CHICAGO (WLS) -- Embattled and indicted former Donald Trump campaign chairman Paul Manafort opened more than 30 bank accounts in three nations, including Chicago, that "served no business purpose than to receive and hide income" U.S. prosecutors said Tuesday during the opening statements of his fraud and money laundering trial.
Right out of the gate, Manafort was described by the government as "a man in this courtroom who believed the law did not apply to him."
Defense attorneys fired back against the government's characterization that Manafort was a "shrewd" liar with secret income, saying mortgage bankers "wanted to give him loans" because of his "high stature."
Manafort is accused of filing false tax returns, failing to report foreign bank accounts, and defrauding several banks. If convicted, the serious financial crimes could carry a total sentence of 300 years in prison. He has pleaded not guilty.
Two Chicago bank executives have been granted immunity from prosecution in exchange for their testimony against Manafort. Letters to the two bankers from Special Counsel Robert Mueller have been obtained by the ABC7 I-Team. They are Dennis Raico and James Brennan, who work at The Federal Savings Bank headquartered in Chicago's Fulton
Market neighborhood. Federal Savings Bank gave Manafort $16 million across two mortgage loans shortly after he left the Trump presidential campaign.
The I-Team began reporting last winter on Federal Savings Bank founder and CEO Stephen Calk, who was an economic advisor to the Trump campaign when Manafort was chairman. Capitol Hill investigators are looking into allegations that Calk approved Manafort mortgage loans in 2016 in "a quid-pro-quo arrangement to secure Mr. Calk a job in Mr.
Trump's administration," according to Democrats on the House Oversight Committee. Specifically, partisan committee members want to know whether veteran Calk was angling for appointment as Secretary of the Army. He and Federal Savings Bank have denied any loans-for-job arrangement or wrongdoing in the loan process.
The bank has not made any statements on the immunity or likely testimony of their two executives.
Calk is not on the government's witness list nor was he among those given immunity, according to court records. He has not been charged in connection with this or any other campaign or Russian collusion-related case. However, in their list of planned trial exhibits, federal prosecutors say they plan to use four emails and two email chains involving "S. Calk." Some of them are said to be financial in nature, citing loans for Manafort properties, and others appear to be emails requesting personal professional information about Calk. The emails are dated between July 28 and October 7 of 2016, at the height of the presidential campaign.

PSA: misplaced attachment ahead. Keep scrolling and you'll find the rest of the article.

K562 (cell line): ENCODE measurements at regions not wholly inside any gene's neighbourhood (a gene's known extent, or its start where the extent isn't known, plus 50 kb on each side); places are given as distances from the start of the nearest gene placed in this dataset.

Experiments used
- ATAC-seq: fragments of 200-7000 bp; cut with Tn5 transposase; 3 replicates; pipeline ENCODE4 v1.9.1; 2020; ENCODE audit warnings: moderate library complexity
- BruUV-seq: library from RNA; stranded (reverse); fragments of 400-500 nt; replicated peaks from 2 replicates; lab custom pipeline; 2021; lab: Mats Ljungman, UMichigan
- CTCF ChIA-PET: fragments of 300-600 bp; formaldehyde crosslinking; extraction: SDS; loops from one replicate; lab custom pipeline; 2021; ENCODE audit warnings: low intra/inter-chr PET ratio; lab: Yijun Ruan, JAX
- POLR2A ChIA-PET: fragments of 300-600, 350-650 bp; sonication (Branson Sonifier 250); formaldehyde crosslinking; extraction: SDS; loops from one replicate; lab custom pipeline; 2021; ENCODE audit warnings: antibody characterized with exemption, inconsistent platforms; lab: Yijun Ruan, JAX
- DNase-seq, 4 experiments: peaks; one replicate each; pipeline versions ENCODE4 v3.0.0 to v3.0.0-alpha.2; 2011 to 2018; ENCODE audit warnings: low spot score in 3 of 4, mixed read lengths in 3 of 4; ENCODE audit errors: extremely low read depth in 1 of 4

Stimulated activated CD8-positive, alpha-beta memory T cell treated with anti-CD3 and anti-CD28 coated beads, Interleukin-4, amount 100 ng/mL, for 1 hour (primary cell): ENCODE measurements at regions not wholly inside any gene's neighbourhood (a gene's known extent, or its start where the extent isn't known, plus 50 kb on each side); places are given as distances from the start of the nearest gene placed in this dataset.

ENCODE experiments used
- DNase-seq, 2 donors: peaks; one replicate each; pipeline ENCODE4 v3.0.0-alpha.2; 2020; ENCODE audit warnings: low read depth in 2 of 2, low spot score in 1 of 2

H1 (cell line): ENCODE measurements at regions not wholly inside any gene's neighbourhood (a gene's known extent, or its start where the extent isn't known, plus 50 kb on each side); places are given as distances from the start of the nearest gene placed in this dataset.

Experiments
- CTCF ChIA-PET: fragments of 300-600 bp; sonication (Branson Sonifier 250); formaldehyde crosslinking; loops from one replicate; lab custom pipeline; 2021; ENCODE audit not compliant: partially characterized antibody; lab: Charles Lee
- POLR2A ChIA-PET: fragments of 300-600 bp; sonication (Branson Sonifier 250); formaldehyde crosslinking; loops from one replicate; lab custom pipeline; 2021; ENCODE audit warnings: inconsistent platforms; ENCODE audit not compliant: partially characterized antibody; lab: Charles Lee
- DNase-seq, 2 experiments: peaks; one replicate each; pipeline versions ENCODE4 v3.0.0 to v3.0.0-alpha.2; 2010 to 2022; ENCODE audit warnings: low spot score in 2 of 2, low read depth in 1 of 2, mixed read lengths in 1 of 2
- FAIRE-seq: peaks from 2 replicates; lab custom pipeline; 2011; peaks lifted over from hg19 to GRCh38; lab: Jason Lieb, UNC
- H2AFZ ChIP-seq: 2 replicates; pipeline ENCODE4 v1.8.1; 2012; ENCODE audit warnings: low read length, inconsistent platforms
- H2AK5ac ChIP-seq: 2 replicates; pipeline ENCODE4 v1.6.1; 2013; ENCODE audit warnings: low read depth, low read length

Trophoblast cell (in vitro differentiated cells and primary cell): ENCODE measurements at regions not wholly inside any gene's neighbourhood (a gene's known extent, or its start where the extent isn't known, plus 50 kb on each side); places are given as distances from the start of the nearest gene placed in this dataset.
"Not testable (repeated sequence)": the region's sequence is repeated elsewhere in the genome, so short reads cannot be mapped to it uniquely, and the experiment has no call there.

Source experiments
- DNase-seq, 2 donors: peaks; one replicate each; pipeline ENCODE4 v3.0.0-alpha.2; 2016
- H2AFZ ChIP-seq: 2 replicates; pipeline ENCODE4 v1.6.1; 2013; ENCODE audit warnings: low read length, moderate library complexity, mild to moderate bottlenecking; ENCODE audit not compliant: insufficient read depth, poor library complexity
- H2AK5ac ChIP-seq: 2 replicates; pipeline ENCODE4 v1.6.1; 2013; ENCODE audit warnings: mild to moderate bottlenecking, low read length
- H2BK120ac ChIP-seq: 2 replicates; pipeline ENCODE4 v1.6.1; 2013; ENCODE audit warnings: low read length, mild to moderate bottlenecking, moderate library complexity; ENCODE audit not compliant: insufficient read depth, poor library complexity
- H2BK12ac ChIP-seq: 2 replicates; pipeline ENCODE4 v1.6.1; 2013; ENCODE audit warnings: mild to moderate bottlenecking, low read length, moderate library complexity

When Mueller's team first announced charges against Manafort and his associate Rick Gates, the allegations dealt mainly with Manafort and Gates' alleged conduct surrounding the handling and use of foreign money. Gates has since pleaded guilty. Both men were top officials in the Donald Trump campaign for president but those roles are not part of the criminal case-and any mention is expected to be limited and objectionable to the defense.
In February, Mueller accused Manafort of committing a "series of false and fraudulent representations" to obtain multi-million dollar mortgage loans from The Federal Savings Bank. Manafort and Gates face nine separate bank fraud charges relating to alleged misrepresentations made to several different lenders in order to defraud the financial institutions of $20 million total.
During opening statements in Alexandria federal court, prosecutor Uzo Asonye painted Manafort as a lavish spender, who sported a $15,000 custom ostrich jacket, a $21,000 watch and pricey cars.
During the defense opening attorney Thomas Zehnle pinned the charges against Manafort on his ex-partner Rick Gates. Zehnle said Manafort's "trust in Rick Gates was misplaced." He said Gates put Manafort in a legal bind "because he embezzled millions of dollars from his longtime employer," Manafort himself.
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